Gabonese citizens raise alarm over oil spills from French company Perenco

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Residents of Étimboué in western Gabon have encountered several oil spills over the past two years. Exhausted and angry, they speak out against Perenco, an independent Franco-French oil company headquartered in Paris and London, which currently extracts gasoline from about fifty different oil fields in the area. Locals report that Perenco’s equipment is poorly maintained and out of date and likely to cause spillage. This pollution has had far-reaching effects on the local population, including health problems, water pollution, poisoned crops and fish, our observers say.

In Gabon, the petrol sector is the largest contributor to GDP and represents over 20% of revenues, according to the World Bank. Most of the country’s fuel reserves – estimated at about two billion barrels – are concentrated in the area south of Port Gentil. A number of different oil companies have operated in the region since 1956.

This area is also home to more than 5,700 people, most of whom live fishing in the nearby Lake Nkomi.

A group of locals only spoke in October 2020 about the growing problem of pollution in the region. They pointed the finger at Perenco, which extracts 95,000 barrels a day in this area alone, according to its own figures.

“The old pipelines, which were installed about 40 years ago, are constantly developing holes”

Lydie Rebela is a 55-year-old farmer who has lived in the neighboring village of Batanga for the past 30 years.

There have been oil spills all over the area in recent years. The oil spreads during the rainy season, when the polluted areas flood and the water carries all kinds of toxic materials everywhere. My crops are less productive every year. For example, I need about 50% more water to make them grow than two years ago.

Emissions usually occur due to the old pipelines, which were installed about 40 years ago and which are constantly developing holes.

Some of the pipelines are under water, others are underground. Some are even above ground. There are also very old oil wells, which are in poor condition, and they leak and cause spills as well.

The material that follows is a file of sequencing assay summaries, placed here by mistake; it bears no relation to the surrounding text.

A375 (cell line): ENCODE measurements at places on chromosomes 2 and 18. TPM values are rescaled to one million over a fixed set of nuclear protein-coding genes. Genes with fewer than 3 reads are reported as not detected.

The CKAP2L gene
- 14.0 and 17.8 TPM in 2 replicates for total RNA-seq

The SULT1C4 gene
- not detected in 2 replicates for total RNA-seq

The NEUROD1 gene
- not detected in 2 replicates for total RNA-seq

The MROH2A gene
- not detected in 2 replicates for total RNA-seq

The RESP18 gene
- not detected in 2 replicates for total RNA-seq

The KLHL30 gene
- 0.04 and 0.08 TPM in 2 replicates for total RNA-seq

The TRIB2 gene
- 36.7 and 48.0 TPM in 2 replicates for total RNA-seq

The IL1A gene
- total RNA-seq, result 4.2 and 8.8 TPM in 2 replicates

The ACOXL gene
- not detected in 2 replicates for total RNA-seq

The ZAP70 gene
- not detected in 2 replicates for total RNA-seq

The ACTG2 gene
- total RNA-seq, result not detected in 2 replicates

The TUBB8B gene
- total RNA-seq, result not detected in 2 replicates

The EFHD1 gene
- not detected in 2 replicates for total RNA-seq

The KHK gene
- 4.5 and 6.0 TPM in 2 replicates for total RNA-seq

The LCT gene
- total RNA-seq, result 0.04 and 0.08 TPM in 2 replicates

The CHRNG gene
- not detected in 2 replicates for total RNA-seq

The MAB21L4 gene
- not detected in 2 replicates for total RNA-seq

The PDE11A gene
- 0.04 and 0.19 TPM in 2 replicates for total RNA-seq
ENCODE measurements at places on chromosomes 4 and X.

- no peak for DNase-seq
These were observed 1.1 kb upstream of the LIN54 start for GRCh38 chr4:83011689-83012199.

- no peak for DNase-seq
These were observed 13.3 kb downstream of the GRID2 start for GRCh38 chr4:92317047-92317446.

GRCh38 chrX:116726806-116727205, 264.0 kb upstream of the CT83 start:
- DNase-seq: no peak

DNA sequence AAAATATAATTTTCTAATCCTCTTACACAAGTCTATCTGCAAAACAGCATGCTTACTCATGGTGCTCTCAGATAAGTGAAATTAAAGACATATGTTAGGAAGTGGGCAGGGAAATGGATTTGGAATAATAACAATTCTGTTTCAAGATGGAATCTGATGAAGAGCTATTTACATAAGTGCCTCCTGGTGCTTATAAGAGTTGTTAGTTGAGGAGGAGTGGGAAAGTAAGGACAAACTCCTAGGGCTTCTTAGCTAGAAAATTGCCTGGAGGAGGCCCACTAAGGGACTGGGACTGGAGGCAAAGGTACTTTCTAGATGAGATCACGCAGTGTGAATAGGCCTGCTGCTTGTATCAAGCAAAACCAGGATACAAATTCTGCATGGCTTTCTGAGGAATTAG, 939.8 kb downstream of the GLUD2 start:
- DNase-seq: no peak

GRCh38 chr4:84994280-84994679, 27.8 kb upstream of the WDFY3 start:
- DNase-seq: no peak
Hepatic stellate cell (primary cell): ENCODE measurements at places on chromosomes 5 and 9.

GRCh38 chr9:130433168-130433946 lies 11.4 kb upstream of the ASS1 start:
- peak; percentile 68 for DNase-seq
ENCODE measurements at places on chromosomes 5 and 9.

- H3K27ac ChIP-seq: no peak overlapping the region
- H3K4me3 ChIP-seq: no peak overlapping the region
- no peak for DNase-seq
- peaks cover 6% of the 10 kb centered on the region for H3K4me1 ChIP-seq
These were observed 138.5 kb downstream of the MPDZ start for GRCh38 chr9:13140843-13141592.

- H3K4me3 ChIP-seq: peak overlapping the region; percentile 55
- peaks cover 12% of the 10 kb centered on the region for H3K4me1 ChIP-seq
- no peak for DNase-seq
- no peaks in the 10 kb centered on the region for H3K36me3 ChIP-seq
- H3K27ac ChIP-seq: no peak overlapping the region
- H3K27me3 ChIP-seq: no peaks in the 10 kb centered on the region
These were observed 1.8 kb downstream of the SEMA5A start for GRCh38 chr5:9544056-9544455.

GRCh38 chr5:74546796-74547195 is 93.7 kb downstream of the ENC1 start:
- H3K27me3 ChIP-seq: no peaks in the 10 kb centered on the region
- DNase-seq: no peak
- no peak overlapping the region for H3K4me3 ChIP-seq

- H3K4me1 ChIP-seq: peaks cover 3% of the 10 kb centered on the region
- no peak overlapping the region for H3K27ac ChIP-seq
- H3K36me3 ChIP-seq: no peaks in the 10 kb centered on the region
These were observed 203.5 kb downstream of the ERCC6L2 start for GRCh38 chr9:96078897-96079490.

Residents of Étimboué say that this pipeline, which is old and in poor condition, leaked oil. © Facebook The so-called Christmas tree, which is used to regulate the pipe flow in an oil well, is located right next to an area that has become very polluted. This video was filmed in 2020 by Bernard Christian Rekoula. © Video by Bernard Christian Rekoula “Younger children here have difficulty breathing, especially asthma”

I have lived here for the last 30 years and there has always been pollution, but it has gotten much worse in recent years. We use sea water to wash and cook but it is polluted both upstream and downstream from the village, which means we can not drink it.

We have also noticed more and more breathing problems among our younger children [Editor’s note: To date, no scientific study has examined this issue], especially asthma, but we are not able to get these children the treatment they need. I have noticed a difference when I go to Port-Gentil; I breathe better there.

The deteriorating pollution in recent months has been the last straw for us.

“Fishermen I find fewer and fewer fish”

Thirty-two-year-old Yves Onanga used to work for Perenco. Now he’s a fisherman. He said the company’s behavior has driven people over the edge.

It is true that the recent serious incidents have made us all worried, but what has really got us into arms is Perenco’s reaction. They have not carried out the clean-up properly and do not plan to pay any damages to the residents affected by the spill.

In this video, several local people visit a site that should have been cleaned by Perenco. When they pull back the branches, they see that the trees and their roots are covered with a black substance that they say is crude oil.